WE OFTEN hear that what this country needs is an honest conversation about race.

Here's a whole lot of "honesty" for you, from an unexpected place:

Black people are less likely than white people to be self-reliant.

Black people are less likely to emphasize "rational linear" and "quantitative" thinking.

They are less likely to think that "hard work is the key to success."

They believe in punctuality less, and instant gratification more, than white people. Black people aren't as likely to believe in a Christian god and are more inclined to be tolerant of pagan or multi-god religions.

Given that we are living in the age of cancel culture, I'd better explain what I'm doing lest anyone think I believe this nonsense.

All of this stuff -- the bigotry, the stereotypes and the outright falsehoods -- isn't my view. Nor did I get it from some white supremacist website.

Nope, it comes from a graphic sourced and linked to by the National Museum of African American History and Culture. The museum's website has a whole "Talking About Race" section. An article on "whiteness" cites a graphic titled "Aspects and Assumptions of Whiteness and White Culture in the United States."

Much of the stuff from the graphic can be read as an insult to Black people if one simply assumes that Black people believe in these things less than white people. For instance, with the graphic indicating that whiteness and white culture are defined by "respect for authority," an appreciation for "delayed gratification," the tendency to "follow rigid time schedules" and the belief that "hard work is the key to success," the implication is that Black people are less defined by these values.

I'm pretty sure I'd be called a racist if I were to take my cues from this list and say, "Unlike white people, Black people don't believe that hard work is the key to success."

Some of the other race-based assertions from 30-year-old research by Judith Katz, a white diversity consultant, aren't merely bigoted by implication, they're just wrong, or at least misleading. Sure, "Christianity is the norm" for white Americans (though less so every year). But do you know who it's even more of a norm for? Black Americans. And Hispanic Americans.

According to the Pew Research Center, Blacks and Hispanics are more likely than whites to attend church -- Christian church -- regularly. As for the notion that whites are disproportionately biased against multi-god faiths, I can't find any evidence for it. Indeed, from what I can tell, most forms of paganism and polytheism in America tend to be almost exclusively white phenomena, though data here is pretty hard to come by.

There's a lot in this that makes me angry, but the worst thing is that this garbage is almost designed to make race relations worse. For instance, Katz's cheat sheet informs us that a defining norm of white communication is the notion that one should "be polite."

First, I only wish that were more true of white culture. But more importantly, what in the world is this woman talking about? Are good manners not a valuable norm for everybody? After all, manners are simply modes of conduct to show others respect. Good manners and mutual respect reduce the chances for conflict, including violent conflict, in every society -- which is why every society has norms of politeness. Is that really just a white norm that we need less of today? Should white people, in order to shed their privilege, be less polite to anyone? To Black people? To immigrants?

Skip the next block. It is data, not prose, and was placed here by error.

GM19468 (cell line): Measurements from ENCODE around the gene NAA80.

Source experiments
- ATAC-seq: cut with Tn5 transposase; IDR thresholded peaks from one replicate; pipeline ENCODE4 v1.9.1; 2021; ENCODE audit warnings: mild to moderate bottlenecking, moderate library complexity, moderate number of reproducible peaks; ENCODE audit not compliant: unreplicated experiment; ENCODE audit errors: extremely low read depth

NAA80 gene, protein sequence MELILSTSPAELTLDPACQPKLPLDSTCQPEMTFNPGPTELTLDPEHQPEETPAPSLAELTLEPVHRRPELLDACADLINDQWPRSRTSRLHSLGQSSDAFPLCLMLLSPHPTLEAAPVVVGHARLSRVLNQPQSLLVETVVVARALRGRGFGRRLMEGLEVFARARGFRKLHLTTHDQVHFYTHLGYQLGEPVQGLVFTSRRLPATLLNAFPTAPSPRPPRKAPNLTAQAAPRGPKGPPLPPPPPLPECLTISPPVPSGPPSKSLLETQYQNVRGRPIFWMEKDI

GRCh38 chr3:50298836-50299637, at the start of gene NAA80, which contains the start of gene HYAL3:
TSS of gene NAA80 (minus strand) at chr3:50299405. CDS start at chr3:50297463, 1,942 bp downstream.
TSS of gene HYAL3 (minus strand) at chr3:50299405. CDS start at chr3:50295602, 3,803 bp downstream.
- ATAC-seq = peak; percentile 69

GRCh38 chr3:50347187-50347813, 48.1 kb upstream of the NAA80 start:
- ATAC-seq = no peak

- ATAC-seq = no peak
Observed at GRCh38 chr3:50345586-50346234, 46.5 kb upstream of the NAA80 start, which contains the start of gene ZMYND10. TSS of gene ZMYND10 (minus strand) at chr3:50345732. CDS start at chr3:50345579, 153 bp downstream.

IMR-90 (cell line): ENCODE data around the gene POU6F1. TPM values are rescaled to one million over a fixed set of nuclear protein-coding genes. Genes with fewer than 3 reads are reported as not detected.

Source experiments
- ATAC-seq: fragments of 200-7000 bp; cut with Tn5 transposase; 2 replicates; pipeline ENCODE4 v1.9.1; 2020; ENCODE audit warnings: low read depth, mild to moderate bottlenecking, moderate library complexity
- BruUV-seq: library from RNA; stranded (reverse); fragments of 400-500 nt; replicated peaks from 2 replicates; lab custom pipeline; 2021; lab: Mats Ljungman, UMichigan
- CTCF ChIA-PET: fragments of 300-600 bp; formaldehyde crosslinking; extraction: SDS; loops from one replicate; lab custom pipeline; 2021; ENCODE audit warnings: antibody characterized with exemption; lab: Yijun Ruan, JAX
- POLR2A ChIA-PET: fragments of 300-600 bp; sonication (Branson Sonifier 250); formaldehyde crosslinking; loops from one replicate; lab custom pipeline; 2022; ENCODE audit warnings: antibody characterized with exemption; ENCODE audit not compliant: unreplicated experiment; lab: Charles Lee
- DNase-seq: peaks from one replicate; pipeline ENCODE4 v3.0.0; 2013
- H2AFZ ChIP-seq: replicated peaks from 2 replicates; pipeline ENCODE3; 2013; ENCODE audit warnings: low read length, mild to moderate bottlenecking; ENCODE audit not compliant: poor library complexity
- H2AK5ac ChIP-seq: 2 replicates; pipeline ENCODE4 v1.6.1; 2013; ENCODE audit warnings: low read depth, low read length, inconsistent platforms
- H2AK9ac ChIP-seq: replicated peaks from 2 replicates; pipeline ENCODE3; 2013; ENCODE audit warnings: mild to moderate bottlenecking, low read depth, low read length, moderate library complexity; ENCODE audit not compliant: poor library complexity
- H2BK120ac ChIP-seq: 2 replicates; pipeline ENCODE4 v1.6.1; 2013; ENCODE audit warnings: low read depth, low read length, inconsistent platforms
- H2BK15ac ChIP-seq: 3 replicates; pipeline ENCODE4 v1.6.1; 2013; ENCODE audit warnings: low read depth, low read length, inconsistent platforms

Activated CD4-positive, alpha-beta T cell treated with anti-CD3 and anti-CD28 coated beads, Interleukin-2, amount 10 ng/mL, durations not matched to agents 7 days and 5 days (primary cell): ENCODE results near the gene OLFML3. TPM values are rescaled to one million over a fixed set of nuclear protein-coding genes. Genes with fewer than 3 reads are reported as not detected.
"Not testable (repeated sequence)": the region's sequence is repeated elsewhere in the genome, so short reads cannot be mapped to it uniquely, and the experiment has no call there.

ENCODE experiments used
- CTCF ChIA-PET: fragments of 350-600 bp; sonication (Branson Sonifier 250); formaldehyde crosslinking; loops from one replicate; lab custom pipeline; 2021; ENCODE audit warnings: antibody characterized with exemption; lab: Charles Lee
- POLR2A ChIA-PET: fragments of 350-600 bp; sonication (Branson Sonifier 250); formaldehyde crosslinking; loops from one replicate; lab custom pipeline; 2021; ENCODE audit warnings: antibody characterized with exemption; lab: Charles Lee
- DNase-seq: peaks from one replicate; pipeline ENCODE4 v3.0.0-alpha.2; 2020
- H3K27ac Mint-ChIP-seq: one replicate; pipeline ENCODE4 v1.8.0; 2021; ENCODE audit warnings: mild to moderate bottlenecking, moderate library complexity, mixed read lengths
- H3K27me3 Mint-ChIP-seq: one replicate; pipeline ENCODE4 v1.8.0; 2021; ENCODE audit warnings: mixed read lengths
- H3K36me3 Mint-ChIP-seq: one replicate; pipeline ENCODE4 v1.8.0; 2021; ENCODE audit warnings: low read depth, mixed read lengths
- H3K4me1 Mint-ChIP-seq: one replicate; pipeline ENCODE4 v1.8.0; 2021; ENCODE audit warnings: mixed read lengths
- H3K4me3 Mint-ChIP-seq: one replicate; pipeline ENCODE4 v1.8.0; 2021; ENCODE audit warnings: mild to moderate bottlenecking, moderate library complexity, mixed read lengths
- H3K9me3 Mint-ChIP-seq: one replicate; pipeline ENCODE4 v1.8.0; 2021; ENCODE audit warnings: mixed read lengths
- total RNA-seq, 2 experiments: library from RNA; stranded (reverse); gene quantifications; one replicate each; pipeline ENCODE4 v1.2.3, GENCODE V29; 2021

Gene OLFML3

If I were to say to a Black friend, never mind a Black stranger or co-worker, "Look, I understand your culture doesn't value punctuality or hard work the way mine does ..." would that be better? It would certainly be impolite to say the least.

This nonsense works on the assumption that mainstream, bourgeois norms -- hard work, delayed gratification, punctuality, etc. -- have no intrinsic or extrinsic value separate and apart from white culture and white privilege. That's not only insane, it's harmful, because it gives people permission to reject these norms as "structures of oppression" or some similar balderdash.

Why on earth would you want to tell Black people such a thing? Why would you want to tell anybody this stuff, even if it were true?

I'm all for changing any norms of politeness that make Black Americans (or Hispanic Americans, Asian Americans et al.) feel oppressed or excluded. But I can't fathom how putting these ideas into action helps do anything of the sort.

Jonah Goldberg is editor-in-chief of The Dispatch and the host of The Remnant podcast. His Twitter handle is @JonahDispatch.

Sunday, September 27, 2020

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Friday, September 25, 2020
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Sunday, September 20, 2020
Friday, September 18, 2020

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Wednesday, September 16, 2020

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Sunday, September 13, 2020

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Friday, September 11, 2020
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